Do you remember Franklin Delano Roosevelt? As America’s 32nd president, FDR is well-known for courageously leading the nation through the Great Depression and World War II. Regarded as a prolific historical figure, FDR was one of the only presidents to ever serve three terms. Find out what really happened on the day that FDR received his third presidential nomination.

Roosevelt’s roots

On January 30, 1882, Roosevelt was born to a wealthy businessman and his wife in Hyde Park, New York. From 1911 to 1913, he was elected to serve as a senator for the state of New York. After his time as a senator, Roosevelt became the Navy’s assistant secretary from 1913 to 1920. In 1929, the ambitious politician was selected as the governor of the Big Apple, a position that he held until 1932. It was then that FDR first tried his hand at a presidential election. However, Roosevelt was beaten by his competitor Herbert Hoover.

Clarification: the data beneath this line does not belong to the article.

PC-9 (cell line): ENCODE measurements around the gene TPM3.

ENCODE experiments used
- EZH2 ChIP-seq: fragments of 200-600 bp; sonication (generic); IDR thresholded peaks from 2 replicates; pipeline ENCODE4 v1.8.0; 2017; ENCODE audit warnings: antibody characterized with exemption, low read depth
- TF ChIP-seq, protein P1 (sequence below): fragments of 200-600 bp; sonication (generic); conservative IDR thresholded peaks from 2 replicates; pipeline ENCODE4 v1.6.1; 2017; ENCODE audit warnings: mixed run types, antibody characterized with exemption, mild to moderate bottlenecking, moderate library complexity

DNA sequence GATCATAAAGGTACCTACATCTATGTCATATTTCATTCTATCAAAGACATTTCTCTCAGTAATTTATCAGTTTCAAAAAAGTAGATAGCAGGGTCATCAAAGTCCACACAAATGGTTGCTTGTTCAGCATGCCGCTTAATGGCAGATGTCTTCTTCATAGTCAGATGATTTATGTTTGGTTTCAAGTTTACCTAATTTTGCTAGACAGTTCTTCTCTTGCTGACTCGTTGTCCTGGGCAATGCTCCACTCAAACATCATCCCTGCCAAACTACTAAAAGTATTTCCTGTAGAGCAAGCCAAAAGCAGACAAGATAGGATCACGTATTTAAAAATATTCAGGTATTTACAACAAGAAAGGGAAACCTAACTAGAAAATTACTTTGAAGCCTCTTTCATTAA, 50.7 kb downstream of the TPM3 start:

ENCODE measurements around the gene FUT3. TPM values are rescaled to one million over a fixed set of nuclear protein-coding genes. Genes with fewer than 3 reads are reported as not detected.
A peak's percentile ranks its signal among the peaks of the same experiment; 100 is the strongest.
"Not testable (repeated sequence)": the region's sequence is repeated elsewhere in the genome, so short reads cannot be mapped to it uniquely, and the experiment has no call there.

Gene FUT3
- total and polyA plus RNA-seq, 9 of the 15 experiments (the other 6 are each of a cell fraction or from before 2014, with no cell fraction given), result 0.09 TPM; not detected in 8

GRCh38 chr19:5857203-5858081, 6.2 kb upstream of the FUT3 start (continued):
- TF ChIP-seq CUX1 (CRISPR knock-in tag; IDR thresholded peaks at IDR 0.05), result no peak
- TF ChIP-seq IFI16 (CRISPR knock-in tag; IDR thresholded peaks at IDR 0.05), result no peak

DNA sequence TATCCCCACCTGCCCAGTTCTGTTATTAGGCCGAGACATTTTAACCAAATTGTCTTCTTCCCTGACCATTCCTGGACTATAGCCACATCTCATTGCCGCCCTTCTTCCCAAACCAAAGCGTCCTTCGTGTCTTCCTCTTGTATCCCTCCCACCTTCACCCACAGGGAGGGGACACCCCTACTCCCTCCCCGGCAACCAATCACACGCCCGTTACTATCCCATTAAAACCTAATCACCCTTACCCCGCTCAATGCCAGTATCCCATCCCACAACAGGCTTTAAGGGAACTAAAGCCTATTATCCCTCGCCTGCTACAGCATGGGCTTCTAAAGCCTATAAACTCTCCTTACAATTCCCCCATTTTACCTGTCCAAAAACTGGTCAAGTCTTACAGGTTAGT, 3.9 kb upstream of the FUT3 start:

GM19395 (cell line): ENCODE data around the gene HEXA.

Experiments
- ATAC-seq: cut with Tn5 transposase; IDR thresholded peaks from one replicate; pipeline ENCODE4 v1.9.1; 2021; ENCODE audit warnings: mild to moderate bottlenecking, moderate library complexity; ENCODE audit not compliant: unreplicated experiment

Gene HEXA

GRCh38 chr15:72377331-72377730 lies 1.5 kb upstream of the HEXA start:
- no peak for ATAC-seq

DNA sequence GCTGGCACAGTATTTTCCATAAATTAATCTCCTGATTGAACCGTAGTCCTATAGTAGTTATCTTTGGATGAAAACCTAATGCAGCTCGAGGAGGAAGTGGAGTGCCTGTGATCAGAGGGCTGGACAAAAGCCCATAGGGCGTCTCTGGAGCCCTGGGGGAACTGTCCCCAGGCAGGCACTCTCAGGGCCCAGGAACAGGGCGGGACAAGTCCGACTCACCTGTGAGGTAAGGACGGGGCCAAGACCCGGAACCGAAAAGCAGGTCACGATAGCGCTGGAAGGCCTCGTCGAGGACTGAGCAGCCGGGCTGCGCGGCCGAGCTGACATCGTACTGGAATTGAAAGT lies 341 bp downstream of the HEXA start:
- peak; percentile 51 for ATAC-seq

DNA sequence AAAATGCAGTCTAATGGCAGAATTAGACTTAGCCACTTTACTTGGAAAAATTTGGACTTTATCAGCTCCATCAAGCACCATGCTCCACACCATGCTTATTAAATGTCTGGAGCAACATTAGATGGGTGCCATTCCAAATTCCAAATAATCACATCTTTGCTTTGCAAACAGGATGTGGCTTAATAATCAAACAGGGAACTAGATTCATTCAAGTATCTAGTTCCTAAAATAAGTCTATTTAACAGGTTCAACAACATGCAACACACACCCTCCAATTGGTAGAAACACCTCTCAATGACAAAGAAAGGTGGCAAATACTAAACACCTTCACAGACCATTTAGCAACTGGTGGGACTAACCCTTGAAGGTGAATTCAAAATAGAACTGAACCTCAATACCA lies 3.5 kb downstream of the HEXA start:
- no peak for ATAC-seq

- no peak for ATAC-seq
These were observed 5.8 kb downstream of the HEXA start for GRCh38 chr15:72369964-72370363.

The New Deal

When Roosevelt was first elected to the presidency on March 4, 1933, he enacted several important social programs for the United States. In fact, it was FDR’s idea to create the New Deal, a socioeconomic law that created jobs for people who were out of work during the Great Depression. After a successful first term, Roosevelt was reelected to the presidency when he crushed opponent Alf Landon in the 1936 election.

Second World War

The day was July 18, 1940, when Roosevelt received his third nomination for the presidency by the Democratic Party Convention in Chicago, Illinois. While some critiqued FDR’s choice to run for another term as president, Roosevelt persevered. In 1940, Roosevelt conquered his running mate Wendell Wilkie again, spending his third term leading the country to victory during World War II. On April 12, 1945, FDR passed away.